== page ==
• Rebus Create links between one piece of art to the next.  Create your own collection but with a twist – have your audience try and find the key that connects one piece to the next. 
  • Remix If you could bring one piece of work home, how would you display it?  What would the room look like?  And what would someone wear whilst in your room, looking at your art, in order to complement the style of the art work?
  • Wildlife Photo Expedition You are on safari – in the art museum!  How many creatures can you find amongst the art works?  Take pictures for your scrapbook! 
  • The Lens of Now How would the works of art from history be transformed if they had been created today?  What would their narrative be?
  • Materials Matter The materials that art is made from can change the way we view it.  Pick a favorite from the gallery and then grab some materials and recreate it in a different media.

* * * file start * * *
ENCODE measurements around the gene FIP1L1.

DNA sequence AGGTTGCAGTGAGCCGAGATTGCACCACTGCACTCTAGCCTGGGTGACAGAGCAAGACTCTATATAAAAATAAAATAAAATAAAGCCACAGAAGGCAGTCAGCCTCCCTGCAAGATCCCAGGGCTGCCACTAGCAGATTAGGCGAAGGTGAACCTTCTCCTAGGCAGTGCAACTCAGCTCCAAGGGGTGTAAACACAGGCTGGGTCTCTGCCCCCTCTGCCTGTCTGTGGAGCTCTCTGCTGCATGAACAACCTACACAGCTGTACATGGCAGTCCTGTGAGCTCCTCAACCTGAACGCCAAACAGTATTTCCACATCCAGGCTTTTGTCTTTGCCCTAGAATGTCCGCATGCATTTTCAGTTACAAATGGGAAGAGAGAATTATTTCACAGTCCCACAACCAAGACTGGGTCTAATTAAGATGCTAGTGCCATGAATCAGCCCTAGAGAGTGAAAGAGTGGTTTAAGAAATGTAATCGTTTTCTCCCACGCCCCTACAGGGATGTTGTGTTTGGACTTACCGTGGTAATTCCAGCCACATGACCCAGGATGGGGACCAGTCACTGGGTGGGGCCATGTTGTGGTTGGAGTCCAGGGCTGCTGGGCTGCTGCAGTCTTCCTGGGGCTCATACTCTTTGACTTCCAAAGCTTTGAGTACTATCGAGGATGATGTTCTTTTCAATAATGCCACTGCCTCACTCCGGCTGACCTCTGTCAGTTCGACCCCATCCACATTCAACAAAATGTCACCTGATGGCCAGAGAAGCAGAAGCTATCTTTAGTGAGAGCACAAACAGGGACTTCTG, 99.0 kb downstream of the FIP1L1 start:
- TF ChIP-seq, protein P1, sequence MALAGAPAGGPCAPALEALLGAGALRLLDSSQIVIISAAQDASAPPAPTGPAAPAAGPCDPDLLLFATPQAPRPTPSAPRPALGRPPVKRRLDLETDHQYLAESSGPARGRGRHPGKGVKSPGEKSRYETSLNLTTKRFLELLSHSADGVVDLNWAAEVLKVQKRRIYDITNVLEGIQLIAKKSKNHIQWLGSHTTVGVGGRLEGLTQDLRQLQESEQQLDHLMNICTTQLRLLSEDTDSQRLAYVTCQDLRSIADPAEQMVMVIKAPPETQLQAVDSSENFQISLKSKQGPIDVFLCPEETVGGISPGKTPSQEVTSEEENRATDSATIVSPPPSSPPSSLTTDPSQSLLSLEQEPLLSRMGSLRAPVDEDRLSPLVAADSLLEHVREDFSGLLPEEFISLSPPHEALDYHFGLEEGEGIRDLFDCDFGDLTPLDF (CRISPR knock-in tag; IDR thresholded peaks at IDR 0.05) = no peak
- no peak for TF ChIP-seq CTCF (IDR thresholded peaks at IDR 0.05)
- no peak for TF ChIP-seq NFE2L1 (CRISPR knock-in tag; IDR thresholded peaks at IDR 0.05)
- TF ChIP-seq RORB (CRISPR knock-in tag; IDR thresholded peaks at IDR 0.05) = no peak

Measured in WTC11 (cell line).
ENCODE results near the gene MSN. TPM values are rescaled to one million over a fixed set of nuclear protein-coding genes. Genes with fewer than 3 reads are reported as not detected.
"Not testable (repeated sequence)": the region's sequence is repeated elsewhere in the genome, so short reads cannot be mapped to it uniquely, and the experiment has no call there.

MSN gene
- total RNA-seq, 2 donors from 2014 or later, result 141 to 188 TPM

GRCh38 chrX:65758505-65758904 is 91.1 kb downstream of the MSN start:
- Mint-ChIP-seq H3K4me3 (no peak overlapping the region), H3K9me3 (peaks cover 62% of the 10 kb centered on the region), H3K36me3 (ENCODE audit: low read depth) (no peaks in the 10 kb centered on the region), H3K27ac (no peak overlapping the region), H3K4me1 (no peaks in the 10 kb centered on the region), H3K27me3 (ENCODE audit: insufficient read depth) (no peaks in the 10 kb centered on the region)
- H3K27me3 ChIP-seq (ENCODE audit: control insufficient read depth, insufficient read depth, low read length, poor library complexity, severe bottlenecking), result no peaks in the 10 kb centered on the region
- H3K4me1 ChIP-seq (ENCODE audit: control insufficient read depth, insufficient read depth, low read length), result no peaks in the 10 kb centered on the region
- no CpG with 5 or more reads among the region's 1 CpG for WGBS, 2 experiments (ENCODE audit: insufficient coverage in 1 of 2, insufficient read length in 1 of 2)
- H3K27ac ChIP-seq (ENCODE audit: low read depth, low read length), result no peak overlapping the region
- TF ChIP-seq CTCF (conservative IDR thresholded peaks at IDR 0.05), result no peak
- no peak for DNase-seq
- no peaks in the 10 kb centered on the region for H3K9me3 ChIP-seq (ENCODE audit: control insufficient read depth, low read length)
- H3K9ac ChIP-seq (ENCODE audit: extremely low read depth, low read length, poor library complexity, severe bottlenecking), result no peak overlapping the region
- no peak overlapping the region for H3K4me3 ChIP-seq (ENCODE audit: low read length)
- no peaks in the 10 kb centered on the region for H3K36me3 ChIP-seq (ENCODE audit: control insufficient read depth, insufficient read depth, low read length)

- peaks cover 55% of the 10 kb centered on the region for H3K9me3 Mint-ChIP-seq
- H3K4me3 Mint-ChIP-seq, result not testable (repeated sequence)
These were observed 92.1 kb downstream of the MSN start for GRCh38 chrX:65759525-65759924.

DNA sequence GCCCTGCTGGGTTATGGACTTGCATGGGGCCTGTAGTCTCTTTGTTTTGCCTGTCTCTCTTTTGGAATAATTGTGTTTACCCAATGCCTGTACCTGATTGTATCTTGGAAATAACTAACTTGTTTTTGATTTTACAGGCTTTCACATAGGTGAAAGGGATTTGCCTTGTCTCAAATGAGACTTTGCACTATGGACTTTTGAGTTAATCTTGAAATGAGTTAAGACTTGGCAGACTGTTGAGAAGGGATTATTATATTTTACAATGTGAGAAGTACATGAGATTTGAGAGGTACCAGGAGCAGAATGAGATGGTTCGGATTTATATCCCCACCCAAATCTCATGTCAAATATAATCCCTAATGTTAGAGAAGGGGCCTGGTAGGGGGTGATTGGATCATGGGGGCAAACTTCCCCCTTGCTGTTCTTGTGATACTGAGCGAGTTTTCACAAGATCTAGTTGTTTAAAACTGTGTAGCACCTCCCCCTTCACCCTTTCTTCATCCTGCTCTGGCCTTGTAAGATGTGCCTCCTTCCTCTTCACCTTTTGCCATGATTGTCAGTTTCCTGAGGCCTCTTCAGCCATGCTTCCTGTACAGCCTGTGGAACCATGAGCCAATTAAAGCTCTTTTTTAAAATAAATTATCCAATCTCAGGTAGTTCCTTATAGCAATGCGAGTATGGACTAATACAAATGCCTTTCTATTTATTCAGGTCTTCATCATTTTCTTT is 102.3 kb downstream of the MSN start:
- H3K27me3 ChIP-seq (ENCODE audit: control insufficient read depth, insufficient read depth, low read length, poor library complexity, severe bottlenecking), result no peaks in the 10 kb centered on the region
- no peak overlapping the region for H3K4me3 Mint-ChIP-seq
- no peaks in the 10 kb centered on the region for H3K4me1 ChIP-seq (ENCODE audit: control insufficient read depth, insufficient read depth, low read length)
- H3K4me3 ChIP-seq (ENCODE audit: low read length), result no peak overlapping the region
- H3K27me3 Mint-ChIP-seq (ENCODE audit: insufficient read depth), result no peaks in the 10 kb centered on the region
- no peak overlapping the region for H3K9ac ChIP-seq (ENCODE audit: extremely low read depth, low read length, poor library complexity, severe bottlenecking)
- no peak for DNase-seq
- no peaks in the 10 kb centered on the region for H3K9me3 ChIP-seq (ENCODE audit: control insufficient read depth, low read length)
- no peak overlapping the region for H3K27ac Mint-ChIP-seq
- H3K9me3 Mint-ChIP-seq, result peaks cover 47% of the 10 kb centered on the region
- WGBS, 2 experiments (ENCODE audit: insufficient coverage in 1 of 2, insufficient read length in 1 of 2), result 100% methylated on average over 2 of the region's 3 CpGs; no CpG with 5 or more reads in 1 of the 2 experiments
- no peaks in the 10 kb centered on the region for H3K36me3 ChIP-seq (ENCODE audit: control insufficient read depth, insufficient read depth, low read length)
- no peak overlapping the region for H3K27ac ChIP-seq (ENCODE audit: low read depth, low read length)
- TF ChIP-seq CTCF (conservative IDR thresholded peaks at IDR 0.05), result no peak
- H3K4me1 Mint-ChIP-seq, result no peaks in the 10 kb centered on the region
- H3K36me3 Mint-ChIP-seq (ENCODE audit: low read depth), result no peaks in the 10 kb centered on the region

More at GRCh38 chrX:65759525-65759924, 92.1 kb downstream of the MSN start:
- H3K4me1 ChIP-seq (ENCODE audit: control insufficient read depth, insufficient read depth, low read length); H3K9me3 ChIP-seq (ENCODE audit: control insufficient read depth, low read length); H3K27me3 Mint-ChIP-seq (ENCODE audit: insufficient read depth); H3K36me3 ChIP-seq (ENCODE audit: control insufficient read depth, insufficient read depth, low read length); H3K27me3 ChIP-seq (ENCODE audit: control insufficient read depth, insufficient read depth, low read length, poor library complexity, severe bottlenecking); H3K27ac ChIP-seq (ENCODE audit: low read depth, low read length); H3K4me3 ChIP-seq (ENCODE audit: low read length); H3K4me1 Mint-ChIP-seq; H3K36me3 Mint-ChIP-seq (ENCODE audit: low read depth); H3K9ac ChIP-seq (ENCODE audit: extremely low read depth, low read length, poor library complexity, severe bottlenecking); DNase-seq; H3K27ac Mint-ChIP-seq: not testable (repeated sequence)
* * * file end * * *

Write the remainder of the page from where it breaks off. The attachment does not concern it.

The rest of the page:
• Inventing Color Create your own gallery based on the Color Wheel, choosing images that represent segments of the wheel.
  • Scavenger Hunt Send your friends on a Scavenger Hunt through the Google Art Gallery! 
  • A Funny Thing Happened on the Way to the Museum Every piece that makes it to a museum has lived somewhere else beforehand.  This information is included in the ‘details’ section of each art work.  Think beyond this and create your own story behind how a piece of art made it to the museum. 
Whilst looking through all of this amazing stuff, I came across something I hadn’t seen before which I thought was too cool not to pass on: Sesame Street’s brilliant, “Three Primary Colors”. Maria Popova of the fabulous blog,Brainpickings, wrote of this short stop-motion film, “it might just be the finest treat for budding designers.”  Enjoy!